The judgment was the latest ruling in long-running proceedings arising out of the case of British resident Mr Mohamed.
Mr Mohamed was detained in Pakistan in 2002 on suspicion of involvement in terrorism and then "rendered" to Morocco and Afghanistan. He was sent to Guantanamo Bay in 2004.
Now back in the UK, he is fighting to prove that British authorities helped to facilitate his detention and knew about his ill-treatment in Pakistan.
Lawyers for Mr Mohamed and the British and international media had argued that disclosure of the material was in the public interest.
They accused the Government of seeking to suppress "embarrassing and shaming" evidence of Britain's involvement in torture.
They said sensitive admissions by the CIA to the British security service over the ill-treatment of Mr Mohamed raised the prospect of both UK and US governments being exposed to "serious criminal liability for an international war crime".
Lawyers acting for the Foreign Secretary had accused the judges of "charging in" to a diplomatically sensitive area - jeopardising UK intelligence-sharing with the US.
In the lengthy ruling, the Lord Chief Justice said: "Nothing in this judgment should be seen as devaluing the confidentiality principle, and the understanding on which intelligence information is shared between this country and the USA."
He said the redacted paragraphs would not reveal information which would be of interest to a terrorist or criminal or provide "any potential material of value to a terrorist or a criminal".
Lord Judge said there was no secret about the treatment to which Mr Mohamed was subjected while in the control of the US authorities.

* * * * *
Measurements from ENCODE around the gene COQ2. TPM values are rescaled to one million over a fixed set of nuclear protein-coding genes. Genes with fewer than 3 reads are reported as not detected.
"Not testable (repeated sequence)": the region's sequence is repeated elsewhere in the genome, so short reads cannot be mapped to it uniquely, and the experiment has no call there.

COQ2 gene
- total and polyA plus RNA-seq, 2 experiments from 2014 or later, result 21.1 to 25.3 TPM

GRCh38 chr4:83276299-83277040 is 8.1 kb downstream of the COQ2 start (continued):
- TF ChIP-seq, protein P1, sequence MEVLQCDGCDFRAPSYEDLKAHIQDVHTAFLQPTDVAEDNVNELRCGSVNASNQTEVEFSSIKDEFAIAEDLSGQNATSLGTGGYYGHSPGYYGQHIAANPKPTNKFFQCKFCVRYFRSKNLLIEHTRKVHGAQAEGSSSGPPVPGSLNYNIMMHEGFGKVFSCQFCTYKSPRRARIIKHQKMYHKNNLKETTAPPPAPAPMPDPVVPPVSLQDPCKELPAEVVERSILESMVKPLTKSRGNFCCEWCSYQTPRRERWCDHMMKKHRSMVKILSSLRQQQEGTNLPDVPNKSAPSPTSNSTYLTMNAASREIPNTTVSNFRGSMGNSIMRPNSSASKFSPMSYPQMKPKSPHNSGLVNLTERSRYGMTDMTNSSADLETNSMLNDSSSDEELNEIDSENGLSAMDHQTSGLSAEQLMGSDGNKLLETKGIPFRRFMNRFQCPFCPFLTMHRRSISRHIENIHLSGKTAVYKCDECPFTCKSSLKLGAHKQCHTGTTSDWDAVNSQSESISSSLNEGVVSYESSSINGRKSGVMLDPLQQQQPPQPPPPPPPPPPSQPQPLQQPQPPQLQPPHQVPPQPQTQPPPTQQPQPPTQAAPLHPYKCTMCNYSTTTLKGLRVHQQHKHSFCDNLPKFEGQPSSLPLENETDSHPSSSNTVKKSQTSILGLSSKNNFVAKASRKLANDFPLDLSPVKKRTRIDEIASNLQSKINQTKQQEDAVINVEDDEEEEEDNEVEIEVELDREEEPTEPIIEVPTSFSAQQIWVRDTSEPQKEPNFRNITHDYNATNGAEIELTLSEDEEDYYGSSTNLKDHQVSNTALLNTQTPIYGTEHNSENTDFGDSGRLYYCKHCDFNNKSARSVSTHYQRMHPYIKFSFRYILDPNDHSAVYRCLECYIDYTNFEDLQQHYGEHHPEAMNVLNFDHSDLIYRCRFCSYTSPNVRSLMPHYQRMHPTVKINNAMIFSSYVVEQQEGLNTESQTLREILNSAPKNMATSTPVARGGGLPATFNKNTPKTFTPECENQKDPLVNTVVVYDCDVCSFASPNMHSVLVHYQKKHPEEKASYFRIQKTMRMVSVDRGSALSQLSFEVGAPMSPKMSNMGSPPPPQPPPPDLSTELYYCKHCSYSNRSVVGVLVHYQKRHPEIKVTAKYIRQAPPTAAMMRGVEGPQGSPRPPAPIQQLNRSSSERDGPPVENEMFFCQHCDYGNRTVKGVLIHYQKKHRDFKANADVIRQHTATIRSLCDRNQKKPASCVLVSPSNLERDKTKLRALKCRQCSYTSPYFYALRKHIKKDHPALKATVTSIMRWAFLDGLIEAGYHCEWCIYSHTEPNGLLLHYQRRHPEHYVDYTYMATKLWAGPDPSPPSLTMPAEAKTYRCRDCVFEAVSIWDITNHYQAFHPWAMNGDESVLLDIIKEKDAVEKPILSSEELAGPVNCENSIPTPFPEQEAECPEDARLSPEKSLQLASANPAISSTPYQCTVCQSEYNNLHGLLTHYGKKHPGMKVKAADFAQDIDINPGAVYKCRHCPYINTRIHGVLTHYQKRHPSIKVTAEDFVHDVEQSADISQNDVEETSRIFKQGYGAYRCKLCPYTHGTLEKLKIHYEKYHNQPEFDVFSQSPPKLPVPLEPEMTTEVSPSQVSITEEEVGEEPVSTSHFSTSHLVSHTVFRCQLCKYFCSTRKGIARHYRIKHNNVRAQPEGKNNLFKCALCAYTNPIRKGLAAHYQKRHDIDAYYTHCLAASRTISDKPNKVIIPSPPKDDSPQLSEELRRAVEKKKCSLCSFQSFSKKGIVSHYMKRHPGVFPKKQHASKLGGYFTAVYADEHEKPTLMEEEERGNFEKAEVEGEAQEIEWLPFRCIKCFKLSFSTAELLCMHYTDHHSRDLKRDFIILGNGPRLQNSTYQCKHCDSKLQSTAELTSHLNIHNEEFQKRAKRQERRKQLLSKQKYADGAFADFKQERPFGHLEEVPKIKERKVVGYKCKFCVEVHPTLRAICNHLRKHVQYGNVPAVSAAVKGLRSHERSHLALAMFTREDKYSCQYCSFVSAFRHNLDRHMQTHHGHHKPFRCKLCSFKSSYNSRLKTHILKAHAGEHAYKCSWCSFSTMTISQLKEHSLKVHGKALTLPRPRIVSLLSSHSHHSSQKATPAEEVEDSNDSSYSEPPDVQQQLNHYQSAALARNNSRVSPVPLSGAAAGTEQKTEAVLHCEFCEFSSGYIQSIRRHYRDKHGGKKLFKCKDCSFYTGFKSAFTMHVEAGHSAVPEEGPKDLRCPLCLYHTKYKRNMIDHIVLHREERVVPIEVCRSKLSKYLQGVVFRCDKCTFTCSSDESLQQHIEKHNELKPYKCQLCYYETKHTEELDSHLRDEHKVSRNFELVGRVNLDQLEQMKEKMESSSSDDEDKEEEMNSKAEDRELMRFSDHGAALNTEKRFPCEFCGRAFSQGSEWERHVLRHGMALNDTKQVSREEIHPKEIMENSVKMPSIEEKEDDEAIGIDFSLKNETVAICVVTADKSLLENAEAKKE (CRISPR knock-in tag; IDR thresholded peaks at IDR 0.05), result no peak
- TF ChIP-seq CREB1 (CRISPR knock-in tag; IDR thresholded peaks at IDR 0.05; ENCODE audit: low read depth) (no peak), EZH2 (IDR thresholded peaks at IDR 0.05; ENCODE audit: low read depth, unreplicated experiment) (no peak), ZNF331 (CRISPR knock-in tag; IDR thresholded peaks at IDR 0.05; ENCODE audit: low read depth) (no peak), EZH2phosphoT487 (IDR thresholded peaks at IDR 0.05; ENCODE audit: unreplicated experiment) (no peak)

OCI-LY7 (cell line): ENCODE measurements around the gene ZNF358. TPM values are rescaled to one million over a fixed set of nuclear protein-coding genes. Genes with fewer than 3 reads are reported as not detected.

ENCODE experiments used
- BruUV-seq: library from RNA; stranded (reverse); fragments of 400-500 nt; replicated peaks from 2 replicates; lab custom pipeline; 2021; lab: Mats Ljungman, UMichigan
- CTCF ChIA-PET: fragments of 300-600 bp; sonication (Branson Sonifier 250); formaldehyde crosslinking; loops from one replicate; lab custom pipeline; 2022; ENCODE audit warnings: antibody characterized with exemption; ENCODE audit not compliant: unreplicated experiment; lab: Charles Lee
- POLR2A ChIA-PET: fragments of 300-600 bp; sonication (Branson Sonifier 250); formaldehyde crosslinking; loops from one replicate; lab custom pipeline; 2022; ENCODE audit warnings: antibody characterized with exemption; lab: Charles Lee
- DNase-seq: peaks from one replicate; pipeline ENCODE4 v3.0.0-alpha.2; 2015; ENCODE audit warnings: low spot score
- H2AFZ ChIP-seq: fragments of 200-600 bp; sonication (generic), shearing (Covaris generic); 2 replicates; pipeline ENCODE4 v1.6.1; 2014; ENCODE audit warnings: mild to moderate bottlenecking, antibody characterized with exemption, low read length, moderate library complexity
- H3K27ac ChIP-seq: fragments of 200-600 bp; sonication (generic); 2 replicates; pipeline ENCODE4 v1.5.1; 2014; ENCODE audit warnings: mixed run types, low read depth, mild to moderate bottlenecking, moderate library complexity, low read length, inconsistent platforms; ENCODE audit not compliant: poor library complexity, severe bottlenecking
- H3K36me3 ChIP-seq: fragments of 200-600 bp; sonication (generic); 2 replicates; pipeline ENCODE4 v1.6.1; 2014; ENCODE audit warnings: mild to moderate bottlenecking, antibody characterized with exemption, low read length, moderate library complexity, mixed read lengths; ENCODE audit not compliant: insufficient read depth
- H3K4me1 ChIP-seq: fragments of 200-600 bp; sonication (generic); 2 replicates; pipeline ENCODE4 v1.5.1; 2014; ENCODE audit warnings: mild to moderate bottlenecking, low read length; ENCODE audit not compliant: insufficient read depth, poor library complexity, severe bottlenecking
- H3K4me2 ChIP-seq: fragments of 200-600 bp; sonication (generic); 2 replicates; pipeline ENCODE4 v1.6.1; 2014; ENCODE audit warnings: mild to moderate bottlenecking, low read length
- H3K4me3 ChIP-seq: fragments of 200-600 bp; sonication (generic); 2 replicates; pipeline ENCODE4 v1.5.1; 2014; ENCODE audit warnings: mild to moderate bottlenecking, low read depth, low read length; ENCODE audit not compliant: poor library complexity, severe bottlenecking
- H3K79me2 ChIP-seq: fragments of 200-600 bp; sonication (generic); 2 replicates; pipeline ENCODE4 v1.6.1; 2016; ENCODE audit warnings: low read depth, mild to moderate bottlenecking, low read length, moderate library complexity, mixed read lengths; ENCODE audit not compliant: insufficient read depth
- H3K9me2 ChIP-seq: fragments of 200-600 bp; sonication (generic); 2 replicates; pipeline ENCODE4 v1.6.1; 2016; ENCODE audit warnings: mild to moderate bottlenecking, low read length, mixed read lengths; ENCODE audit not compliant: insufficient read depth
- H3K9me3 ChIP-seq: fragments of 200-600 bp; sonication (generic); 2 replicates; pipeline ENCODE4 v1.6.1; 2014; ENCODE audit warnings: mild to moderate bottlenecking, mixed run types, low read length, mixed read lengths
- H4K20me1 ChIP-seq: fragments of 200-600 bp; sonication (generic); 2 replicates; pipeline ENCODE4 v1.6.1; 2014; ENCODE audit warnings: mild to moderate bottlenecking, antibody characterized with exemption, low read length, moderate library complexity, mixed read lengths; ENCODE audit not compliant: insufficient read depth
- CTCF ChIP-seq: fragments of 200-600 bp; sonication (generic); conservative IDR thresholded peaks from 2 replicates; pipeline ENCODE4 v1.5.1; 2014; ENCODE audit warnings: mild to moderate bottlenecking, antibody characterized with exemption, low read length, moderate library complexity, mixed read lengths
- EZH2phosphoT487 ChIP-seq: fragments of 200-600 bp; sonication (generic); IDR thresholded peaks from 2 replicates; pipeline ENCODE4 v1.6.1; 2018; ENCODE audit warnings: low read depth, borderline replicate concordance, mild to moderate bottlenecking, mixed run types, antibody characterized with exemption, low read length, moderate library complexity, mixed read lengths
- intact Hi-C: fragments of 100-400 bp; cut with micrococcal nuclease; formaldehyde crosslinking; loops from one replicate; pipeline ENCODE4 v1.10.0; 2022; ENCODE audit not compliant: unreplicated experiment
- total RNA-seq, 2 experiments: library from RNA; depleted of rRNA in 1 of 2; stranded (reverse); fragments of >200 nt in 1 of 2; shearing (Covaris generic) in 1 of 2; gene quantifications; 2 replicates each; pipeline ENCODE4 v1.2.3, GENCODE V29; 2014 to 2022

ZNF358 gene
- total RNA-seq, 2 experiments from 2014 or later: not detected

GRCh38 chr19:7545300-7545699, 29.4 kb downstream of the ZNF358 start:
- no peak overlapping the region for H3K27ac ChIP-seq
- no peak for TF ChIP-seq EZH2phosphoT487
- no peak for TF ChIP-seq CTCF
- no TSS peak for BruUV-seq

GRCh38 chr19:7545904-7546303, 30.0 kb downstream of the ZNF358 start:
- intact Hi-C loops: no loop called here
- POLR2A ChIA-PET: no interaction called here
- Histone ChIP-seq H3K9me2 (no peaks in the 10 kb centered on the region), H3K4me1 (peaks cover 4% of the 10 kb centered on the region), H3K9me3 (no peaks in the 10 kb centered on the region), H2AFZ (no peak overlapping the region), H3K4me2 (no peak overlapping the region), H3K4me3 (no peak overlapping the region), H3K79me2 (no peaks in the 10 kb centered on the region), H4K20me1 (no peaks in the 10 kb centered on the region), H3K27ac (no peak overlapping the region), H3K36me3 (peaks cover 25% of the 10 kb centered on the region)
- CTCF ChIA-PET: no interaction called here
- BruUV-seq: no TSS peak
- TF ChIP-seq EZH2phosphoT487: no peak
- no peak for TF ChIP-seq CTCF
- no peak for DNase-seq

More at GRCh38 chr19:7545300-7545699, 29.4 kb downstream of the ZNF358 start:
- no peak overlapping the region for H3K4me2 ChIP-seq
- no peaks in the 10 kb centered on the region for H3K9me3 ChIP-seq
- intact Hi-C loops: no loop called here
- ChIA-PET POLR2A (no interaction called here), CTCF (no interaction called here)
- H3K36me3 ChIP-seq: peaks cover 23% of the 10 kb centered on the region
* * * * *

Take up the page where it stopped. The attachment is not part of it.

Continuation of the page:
"We are no longer dealing with the allegations of torture and ill-treatment; they have been established in the judgment of the court, publicly revealed by the judicial processes within the USA itself," he said.
"If they contained genuinely secret material, the disclosure of which would of itself damage the national interest, my conclusion might be different."
He said Mr Mohamed was "taking civil proceedings for damages against the UK Government, in effect for their tortious involvement in the wrongdoing of the USA authorities".
After the ruling, Shami Chakrabarti, director of Liberty, said a public inquiry is now "inescapable".
Amnesty International backed the decision and joined calls for a new probe.
"The fact that Binyam Mohamed was tortured triggers the UK's human rights obligation, under domestic and international law, to investigate allegations of UK complicity in his abuse," said Amnesty's UK director Kate Allen.
Shadow foreign secretary William Hague said of the ruling: "It upholds the principles of intelligence-sharing between the US and UK and the need for justice and accountability in our democratic society.
"There is an urgent need to draw a line under this episode and restore British moral authority in the matter of allegations of complicity in torture."
Liberal Democrat foreign affairs spokesman Edward Davey said: "This is an embarrassing defeat for David Miliband and a victory for open government."